Accused of Hitting Your Kids? Here’s How the State of California May Respond
In the state of California, if you are accused of child abuse (specifically, hitting your child abusively), your world could immediately be put into upheaval. California’s stance on child abuse is to provide immediate protection for the child first (by removal or restraining orders, if necessary), then investigating and pursuing the claims. Depending on the severity of the accusations or the intensity of the situation, within a matter of hours, you could find yourself arrested, separated from your child, and barred from returning to your own home. Your custody rights may be revoked (at least temporarily), and jail time might loom—all before you truly understand the charges you could be facing. Let’s talk about this sensitive issue, discuss what California law says about child abuse, how the state might respond to child abuse accusations, how the accusations might affect your custody rights, and what could happen if you are convicted.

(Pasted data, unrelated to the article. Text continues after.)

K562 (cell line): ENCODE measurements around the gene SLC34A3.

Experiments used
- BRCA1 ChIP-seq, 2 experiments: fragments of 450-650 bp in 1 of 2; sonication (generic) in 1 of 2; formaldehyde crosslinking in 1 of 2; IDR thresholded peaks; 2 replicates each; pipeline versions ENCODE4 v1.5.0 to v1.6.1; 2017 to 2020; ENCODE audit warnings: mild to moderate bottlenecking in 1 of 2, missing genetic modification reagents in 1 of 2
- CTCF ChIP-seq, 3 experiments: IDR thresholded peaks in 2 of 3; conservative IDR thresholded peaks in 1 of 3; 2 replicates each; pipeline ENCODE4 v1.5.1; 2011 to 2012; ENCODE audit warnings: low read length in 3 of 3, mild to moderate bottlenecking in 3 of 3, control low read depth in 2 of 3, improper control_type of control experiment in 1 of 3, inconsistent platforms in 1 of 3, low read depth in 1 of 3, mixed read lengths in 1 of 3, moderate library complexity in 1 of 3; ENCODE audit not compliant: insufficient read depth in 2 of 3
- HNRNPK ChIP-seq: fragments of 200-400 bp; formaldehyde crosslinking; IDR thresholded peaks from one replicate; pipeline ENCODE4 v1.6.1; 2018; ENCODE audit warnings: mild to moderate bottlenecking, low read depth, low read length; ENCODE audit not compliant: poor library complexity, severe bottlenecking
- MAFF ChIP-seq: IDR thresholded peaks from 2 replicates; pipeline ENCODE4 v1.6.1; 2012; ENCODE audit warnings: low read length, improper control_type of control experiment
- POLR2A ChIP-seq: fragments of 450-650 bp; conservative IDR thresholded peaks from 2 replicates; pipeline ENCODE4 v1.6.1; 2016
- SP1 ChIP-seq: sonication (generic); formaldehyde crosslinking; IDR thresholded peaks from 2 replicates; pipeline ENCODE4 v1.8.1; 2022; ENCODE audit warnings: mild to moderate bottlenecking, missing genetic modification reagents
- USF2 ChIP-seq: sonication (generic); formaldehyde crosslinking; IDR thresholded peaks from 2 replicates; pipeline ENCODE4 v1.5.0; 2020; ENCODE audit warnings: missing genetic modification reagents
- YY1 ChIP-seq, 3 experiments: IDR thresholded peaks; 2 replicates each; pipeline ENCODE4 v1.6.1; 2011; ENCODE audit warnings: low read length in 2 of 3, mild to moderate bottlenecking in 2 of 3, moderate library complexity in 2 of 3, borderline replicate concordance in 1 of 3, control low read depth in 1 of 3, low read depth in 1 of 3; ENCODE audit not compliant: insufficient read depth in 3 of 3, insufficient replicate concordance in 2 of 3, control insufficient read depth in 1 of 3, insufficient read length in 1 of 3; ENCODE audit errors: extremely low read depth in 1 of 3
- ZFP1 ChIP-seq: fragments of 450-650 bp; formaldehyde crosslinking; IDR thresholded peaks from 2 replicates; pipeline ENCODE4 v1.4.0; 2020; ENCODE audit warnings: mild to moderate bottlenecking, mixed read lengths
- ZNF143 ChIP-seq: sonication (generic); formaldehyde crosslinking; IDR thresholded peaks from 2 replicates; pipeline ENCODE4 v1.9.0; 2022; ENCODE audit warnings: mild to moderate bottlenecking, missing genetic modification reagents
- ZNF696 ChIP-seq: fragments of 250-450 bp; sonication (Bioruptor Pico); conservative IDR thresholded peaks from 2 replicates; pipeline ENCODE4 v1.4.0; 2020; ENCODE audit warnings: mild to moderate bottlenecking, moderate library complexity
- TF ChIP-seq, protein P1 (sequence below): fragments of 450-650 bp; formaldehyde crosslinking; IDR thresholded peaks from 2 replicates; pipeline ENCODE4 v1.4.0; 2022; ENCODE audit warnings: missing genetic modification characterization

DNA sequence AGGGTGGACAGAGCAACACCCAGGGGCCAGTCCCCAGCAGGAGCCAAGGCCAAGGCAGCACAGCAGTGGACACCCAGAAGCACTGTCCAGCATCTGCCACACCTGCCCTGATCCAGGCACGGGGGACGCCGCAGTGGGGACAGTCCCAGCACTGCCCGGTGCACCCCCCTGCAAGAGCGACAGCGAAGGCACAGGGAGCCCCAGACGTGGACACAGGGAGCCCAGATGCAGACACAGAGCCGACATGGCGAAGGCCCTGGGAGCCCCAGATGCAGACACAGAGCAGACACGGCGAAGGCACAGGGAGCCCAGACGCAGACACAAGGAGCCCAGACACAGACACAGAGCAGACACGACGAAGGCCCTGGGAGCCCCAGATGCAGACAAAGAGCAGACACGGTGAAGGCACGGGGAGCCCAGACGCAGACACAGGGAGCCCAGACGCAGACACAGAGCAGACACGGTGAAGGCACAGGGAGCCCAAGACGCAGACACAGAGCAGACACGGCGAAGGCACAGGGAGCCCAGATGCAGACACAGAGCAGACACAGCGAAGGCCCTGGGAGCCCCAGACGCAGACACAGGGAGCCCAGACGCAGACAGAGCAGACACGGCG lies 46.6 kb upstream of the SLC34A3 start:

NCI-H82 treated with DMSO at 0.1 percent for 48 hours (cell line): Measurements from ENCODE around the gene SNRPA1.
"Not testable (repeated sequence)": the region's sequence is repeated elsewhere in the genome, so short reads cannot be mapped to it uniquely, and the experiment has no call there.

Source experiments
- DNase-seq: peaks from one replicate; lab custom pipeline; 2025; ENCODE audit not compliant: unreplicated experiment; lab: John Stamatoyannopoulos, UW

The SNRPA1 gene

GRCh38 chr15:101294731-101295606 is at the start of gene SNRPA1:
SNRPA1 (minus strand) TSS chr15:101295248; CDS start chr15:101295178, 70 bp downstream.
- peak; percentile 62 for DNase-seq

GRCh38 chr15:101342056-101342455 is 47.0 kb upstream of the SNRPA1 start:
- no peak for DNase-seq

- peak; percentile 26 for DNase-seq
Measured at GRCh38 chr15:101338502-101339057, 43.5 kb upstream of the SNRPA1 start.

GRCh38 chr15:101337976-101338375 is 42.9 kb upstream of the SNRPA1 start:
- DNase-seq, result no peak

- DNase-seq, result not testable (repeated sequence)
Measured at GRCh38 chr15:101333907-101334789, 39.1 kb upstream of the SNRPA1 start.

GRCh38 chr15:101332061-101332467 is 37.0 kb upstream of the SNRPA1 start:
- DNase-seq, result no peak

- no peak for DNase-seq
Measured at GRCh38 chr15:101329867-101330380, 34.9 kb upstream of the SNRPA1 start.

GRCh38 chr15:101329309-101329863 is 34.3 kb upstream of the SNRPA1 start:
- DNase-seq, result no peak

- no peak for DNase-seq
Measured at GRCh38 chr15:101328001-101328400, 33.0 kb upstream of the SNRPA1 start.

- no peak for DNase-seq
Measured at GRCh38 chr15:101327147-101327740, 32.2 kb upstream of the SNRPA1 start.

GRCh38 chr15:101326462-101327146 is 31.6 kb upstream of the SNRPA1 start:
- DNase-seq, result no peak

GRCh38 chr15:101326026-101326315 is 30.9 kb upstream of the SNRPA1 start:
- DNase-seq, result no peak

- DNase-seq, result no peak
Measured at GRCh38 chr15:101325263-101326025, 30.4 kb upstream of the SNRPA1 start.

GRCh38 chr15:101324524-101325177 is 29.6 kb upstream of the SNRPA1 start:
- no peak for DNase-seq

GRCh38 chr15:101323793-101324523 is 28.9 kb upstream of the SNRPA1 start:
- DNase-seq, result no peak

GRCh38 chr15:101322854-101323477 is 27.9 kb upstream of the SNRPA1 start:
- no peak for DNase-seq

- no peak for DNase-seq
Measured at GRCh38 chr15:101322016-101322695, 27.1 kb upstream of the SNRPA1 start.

What the Law in California Says About Child Abuse
Under Penal Code 273d PC, the State of California defines child abuse as an act in which someone “willfully inflicts upon a child any cruel or inhuman corporal punishment or an injury resulting in a traumatic condition.” A “child” is defined as a minor under the age of 18. The law is worded in a way that often causes confusion over whether or not it’s illegal to spank a child in California—and indeed, some believe corporal punishment is a gray area of the law. However, under this definition, the act of hitting a child physically for disciplinary reasons (even with an object) is not considered child abuse unless it is excessive, cruel, or results in a “traumatic condition.” A basic spanking for disobedience would not be considered abusive, but breaking the skin or leaving a mark in the process could be construed as child abuse.